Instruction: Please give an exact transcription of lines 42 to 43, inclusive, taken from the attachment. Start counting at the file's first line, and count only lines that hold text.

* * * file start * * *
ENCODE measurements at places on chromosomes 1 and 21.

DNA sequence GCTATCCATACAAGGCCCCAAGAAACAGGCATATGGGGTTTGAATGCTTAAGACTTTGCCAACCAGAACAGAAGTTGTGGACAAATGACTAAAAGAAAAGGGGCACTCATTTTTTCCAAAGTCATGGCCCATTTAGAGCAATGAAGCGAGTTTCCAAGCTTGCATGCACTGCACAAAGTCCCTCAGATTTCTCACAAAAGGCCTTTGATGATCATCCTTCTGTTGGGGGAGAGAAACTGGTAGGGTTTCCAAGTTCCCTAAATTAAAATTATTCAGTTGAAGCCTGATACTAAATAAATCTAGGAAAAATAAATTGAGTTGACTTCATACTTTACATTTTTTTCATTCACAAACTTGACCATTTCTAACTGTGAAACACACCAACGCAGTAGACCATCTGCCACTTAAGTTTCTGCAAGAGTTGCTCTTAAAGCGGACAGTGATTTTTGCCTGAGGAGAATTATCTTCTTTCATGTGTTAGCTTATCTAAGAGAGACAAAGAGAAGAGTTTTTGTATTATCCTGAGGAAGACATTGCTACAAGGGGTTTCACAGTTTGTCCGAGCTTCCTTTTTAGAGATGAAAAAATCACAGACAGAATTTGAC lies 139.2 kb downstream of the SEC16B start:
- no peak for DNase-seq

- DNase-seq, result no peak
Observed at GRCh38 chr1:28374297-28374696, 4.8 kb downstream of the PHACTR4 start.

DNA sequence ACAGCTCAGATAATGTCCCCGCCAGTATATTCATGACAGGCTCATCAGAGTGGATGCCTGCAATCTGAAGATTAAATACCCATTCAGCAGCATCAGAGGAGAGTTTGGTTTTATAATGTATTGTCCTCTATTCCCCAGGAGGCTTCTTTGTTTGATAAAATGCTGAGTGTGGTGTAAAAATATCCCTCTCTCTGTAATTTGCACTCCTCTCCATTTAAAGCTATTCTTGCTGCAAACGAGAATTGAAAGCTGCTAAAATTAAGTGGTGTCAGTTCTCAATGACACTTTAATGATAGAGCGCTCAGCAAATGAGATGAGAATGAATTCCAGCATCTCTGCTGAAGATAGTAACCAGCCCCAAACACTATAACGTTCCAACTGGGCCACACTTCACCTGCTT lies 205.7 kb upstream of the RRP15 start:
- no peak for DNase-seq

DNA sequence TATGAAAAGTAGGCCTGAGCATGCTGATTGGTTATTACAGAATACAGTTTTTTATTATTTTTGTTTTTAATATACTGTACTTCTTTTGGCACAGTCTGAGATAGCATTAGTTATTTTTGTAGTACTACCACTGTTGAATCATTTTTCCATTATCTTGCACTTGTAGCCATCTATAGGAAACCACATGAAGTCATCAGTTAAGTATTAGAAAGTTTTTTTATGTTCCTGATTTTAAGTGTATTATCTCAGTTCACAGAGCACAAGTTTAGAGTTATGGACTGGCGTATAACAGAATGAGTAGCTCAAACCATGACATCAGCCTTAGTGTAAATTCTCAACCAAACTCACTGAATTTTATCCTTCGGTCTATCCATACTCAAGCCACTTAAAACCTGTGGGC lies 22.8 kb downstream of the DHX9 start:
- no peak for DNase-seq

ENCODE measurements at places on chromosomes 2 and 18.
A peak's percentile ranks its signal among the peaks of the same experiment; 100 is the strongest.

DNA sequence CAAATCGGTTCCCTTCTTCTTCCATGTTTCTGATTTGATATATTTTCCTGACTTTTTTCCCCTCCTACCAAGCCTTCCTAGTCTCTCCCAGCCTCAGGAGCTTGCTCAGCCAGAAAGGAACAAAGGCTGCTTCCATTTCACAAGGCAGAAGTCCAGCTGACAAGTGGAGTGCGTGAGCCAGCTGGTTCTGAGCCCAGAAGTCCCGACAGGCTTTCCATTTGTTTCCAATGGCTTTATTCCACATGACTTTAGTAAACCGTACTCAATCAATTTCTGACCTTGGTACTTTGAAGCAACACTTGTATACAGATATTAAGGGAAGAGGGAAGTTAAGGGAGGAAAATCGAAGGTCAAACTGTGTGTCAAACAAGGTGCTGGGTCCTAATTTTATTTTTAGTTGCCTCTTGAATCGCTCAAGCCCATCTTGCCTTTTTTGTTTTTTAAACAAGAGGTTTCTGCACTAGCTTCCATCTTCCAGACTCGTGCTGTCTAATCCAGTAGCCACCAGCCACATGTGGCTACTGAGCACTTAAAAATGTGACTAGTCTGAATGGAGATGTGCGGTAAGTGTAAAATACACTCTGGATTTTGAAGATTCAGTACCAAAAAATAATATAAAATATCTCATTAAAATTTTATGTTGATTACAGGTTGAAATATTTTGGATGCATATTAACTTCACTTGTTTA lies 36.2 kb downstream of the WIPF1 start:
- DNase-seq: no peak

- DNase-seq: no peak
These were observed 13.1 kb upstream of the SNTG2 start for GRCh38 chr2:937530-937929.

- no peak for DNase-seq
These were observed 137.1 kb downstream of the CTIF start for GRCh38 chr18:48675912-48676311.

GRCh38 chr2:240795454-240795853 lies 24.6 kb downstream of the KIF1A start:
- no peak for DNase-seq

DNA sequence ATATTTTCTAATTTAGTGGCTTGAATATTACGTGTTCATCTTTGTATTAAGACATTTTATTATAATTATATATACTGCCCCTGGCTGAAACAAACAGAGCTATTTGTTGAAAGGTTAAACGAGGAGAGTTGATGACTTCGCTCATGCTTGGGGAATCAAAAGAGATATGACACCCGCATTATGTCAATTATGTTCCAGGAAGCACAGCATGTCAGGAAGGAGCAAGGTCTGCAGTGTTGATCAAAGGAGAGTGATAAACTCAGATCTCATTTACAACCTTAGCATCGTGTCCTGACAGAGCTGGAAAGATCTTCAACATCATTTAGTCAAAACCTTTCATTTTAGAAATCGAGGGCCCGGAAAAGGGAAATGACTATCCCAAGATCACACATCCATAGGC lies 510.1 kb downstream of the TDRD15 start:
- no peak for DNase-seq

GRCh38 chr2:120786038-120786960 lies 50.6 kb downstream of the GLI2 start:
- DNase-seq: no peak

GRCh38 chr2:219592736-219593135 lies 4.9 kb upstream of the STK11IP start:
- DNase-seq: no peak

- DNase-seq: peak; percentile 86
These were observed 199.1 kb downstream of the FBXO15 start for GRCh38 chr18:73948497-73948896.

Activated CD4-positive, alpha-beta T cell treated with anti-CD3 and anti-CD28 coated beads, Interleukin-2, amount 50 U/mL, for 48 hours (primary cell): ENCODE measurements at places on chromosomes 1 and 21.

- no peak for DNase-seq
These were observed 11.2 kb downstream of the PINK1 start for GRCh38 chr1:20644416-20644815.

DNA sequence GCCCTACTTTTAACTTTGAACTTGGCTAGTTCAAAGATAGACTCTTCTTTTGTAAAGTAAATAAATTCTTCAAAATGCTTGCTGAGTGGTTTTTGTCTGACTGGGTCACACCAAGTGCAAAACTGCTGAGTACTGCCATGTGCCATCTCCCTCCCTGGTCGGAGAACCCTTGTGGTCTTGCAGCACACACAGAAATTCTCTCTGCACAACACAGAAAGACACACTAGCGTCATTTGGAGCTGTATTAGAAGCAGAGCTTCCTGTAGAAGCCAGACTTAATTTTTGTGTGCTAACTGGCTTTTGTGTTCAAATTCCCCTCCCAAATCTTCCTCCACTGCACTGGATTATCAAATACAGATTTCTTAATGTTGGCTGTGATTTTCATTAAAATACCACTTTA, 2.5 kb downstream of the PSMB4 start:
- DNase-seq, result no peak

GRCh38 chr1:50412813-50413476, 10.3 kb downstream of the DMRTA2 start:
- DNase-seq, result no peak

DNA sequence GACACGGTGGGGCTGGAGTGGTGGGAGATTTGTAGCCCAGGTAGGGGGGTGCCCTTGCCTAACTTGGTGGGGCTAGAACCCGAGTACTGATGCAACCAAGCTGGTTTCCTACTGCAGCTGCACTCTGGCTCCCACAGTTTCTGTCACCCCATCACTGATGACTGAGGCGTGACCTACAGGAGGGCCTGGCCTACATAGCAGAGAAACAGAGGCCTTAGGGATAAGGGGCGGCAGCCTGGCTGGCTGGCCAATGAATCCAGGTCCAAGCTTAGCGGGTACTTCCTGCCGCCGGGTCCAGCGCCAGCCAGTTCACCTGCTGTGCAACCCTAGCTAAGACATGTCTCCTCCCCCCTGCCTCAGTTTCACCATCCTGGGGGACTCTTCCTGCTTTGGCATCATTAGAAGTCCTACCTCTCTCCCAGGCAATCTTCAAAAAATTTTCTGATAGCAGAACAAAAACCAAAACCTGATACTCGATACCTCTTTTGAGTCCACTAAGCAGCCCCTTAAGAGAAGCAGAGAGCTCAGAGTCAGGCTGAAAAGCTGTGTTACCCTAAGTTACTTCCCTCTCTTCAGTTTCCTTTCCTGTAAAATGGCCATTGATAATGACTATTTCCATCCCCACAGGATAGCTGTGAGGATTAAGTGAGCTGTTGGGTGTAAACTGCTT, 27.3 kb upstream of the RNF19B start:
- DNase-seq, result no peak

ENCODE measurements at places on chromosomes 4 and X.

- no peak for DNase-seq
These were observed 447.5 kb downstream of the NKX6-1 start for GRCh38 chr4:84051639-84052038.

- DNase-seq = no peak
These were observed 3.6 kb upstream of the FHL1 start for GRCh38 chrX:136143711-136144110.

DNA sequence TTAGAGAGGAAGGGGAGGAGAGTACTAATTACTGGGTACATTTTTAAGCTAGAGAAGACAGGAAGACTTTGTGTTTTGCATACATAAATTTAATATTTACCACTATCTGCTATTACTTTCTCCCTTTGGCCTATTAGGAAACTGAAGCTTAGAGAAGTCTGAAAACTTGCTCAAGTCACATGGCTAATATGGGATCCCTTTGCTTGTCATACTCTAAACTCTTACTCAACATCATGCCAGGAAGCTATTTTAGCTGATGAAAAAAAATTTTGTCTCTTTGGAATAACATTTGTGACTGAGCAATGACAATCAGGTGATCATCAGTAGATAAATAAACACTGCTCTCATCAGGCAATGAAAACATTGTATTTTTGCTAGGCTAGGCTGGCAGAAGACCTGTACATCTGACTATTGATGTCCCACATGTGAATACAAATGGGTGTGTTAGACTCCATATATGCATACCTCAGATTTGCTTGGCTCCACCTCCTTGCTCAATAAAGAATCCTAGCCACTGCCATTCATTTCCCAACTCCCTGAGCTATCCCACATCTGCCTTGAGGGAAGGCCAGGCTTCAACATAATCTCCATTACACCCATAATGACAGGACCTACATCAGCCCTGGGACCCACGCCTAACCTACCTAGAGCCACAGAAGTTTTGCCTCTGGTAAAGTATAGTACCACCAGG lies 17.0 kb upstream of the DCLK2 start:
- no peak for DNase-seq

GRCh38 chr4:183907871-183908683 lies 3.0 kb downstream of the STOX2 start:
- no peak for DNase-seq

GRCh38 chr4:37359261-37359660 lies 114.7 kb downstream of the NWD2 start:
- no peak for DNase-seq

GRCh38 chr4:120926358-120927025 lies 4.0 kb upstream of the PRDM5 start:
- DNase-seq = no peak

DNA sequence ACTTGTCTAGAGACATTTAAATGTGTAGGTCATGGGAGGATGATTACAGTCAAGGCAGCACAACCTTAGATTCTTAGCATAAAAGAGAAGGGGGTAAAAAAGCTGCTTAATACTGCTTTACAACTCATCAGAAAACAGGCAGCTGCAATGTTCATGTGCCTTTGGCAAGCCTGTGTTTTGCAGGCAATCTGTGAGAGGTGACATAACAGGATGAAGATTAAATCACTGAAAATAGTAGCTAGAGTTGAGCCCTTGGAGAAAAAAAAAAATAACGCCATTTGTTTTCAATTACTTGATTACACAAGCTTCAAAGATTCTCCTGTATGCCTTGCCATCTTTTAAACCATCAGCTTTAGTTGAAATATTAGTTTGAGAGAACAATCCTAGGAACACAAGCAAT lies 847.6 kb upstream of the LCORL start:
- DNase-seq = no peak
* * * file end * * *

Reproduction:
DNA sequence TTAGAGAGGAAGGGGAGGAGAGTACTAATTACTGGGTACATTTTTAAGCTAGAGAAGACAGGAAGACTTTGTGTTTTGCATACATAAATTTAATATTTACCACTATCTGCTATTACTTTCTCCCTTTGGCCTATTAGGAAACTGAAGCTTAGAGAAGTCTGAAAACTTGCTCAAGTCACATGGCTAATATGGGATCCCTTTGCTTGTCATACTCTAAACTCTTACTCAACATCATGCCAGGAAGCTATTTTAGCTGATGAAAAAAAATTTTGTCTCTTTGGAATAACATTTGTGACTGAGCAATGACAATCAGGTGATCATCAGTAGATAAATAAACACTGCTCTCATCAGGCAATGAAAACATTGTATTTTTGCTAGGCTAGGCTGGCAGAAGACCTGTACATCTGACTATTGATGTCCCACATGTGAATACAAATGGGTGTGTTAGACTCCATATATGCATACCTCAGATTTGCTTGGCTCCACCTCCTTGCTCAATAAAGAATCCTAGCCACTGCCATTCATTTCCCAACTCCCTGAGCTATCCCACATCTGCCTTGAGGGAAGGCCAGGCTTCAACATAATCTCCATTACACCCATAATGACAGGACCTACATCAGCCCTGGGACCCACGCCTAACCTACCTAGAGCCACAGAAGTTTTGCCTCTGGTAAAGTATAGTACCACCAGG lies 17.0 kb upstream of the DCLK2 start:
- no peak for DNase-seq